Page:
Tuesday, April 13, 2010

The Conquerer's Shadow

I finished The Conquerer's Shadow last night, just in time for me to get it back to the library on the day it was due. Technically, I actually turned it in late--after they closed--but they don't charge late fees for stuff in the drop box the next morning, so I'm in the clear by the skin of my teeth.

The Conquerer's Shadow is a novel by one Ari Marmell, who's otherwise better known as a writer of roleplaying game supplements. This is, however, apparently his fourth novel, three prior ones written in shared world environments: i.e., they're game fiction. Followers of my blog (if there were any) would know that I don't necessarily hold that against him.

The Conquerer's Shadow is a novel with an interesting premise. The protagonist of the novel is Corvis Rebaine, a former Dark Lord of an almost exaggerated Sauron-like aspect, except human. He's one of those who (also like Sauron) doesn't think he's necessarily evil; he's just using evil methods to bring about a greater good; the inefficient, greedy Guilds who are stifling the potential of his kingdom of Imphallion, who stiffed him as a young mercenary, and who are otherwise painted as very unflattering, are his real targets; he wants to set up a powerful, vibrant kingdom that betters the lives of those who live in it. Even if he has to kill most of the people of said kingdom to get to that point. Anyway... the novel starts off with him unsuccessful in his search for the spell-book of the greatest wizard who ever lived, which was the means to the end. Without having found the book, he's in a strategically untenable position. So, he grabs a young noblewoman as a hostage and skips town, leaving his army to disperse and disappear.

A few pages and several years later, he's settled down, living in hiding, married to his hostage (apparently quite happily) with two little kids and a cottage in the country. When another Dark Lord wannabe comes a-calling, clearly following in his exact same footsteps, he needs to take up his old armor and demon-forged ax and answer the call of duty. The theme of the novel, then, is a prior dark lord, now repentant and a little over-the-hill, having to turn to his old methods to now save his family. But the call of power is undeniable, and he has to decide who he really is: the conquering dark lord, or the quieter family man who doesn't care about what's going on in amongst the movers and shakers of his modest little kingdom?

Unfortunately, there's a strong clash between theme and tone in this novel, and the theme suffers considerably because of it. As you might expect, the Dark Lord's allies, as he starts to gather them, are supposed to be truly terrible. However... they don't come across as such. Even the soul-eating demon Khanda doesn't come across as truly evil so much as he? it? comes across as annoyingly Katherine Hepburn to Corvis's Spencer Tracy. The constant stream of juvenile insults isn't really funny enough to elevate the novel to a comedy or parody work, so instead it just dilutes and weakens the theme of the novel.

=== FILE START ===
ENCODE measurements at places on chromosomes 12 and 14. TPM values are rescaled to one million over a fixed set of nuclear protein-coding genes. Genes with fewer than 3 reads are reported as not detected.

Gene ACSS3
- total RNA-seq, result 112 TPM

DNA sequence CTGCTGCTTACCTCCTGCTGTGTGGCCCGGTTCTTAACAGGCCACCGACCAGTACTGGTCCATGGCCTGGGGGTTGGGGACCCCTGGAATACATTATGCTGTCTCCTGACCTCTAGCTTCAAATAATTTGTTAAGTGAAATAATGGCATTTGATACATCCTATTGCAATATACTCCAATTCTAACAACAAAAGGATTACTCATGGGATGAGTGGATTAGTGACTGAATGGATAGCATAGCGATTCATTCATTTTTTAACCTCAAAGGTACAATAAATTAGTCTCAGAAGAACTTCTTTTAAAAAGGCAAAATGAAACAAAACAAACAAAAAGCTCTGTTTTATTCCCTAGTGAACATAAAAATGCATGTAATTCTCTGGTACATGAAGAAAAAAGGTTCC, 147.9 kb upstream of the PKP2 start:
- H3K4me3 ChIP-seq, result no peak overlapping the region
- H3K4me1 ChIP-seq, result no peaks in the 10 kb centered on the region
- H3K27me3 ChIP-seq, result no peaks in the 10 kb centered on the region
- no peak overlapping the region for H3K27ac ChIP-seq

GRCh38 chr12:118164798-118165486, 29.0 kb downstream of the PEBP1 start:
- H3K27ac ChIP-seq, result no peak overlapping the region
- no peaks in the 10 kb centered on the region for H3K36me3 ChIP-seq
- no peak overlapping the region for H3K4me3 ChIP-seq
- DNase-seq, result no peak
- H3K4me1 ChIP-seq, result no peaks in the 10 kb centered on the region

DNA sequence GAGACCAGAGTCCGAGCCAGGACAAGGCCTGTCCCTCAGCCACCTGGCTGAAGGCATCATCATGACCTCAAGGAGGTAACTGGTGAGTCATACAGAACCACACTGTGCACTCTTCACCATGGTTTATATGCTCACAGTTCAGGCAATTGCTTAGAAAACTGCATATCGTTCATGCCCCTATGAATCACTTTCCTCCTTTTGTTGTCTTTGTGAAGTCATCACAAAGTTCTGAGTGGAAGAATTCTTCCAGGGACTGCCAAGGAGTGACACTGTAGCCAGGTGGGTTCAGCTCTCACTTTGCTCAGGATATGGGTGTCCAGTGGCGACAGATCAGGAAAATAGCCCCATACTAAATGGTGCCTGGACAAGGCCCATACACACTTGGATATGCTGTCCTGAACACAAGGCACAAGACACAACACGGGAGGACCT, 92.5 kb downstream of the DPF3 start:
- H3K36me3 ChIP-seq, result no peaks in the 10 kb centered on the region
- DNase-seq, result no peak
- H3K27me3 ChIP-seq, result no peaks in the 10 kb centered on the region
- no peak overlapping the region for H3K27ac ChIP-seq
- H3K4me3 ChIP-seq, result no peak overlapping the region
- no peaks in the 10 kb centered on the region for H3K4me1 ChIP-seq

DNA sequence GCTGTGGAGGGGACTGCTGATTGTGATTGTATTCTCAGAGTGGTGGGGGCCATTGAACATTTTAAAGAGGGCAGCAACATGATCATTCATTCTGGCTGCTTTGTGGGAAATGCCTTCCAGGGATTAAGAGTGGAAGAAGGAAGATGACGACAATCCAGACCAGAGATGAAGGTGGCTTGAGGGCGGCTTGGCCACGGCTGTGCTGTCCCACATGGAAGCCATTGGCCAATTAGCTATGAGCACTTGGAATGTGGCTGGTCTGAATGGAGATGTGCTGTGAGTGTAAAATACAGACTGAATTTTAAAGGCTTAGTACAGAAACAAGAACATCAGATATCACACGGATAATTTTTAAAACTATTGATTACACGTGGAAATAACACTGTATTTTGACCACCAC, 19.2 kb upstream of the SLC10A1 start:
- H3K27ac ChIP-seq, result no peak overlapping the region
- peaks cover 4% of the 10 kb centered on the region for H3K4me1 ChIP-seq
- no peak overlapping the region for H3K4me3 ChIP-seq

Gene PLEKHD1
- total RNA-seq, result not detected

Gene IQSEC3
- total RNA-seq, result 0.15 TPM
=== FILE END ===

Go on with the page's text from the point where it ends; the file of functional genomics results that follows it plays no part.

In addition, the voices of the various allies aren't very different from each other. Khanda only takes over as the insulting Katherine Hepburn when Marmell has grown tired of Davro, a character who featured much more prominently in the first part of the novel, but who inexplicably seemed to almost disappear after Khanda came along and took all his lines. In addition, the book occasionally slips into other points of view, and we see the new upstart Dark Lord Audriss has, unfortunately, the exact same relationship with his demon ally and his vampire warlord.

The plot's a competent one, the characters aren't half bad, but Marmell never really manages to bring a sense of urgency to his novel somehow. I've been thinking, since I finished it last night, why it is that I felt that, because he obviously tried to do so, and on paper it should have worked. I think it's the tone. It's too light-hearted. Everybody kinda runs around with non-stop wry sarcastic remarks ready to spit out. They're all too easy-going to really make the theme and action work quite right, and the novel never gets as dark as the subject matter should have been. Even when we see people killed, tortured, have their souls eaten, burned alive, or other "dark" things, I just don't feel it.

Again; the tone clashes with the theme. Both end up getting diluted. Now, maybe its just because I've read a lot of him recently, but Jim Butcher manages to nicely incorporate horror and humor without making one clash or undercut the other. I think maybe its because his truly horrible characters are never the humorous ones. Harry Dresden is, himself, fairly humorous, but he's the protagonist as well as the narrator. A few other sidekick characters get some good lines in: Bob the skull, Karin Murphy, Thomas, Carlos, etc. But none of them are horrible. They're all friendly sidekicks. Maybe that's why it works, or at least part of the answer?

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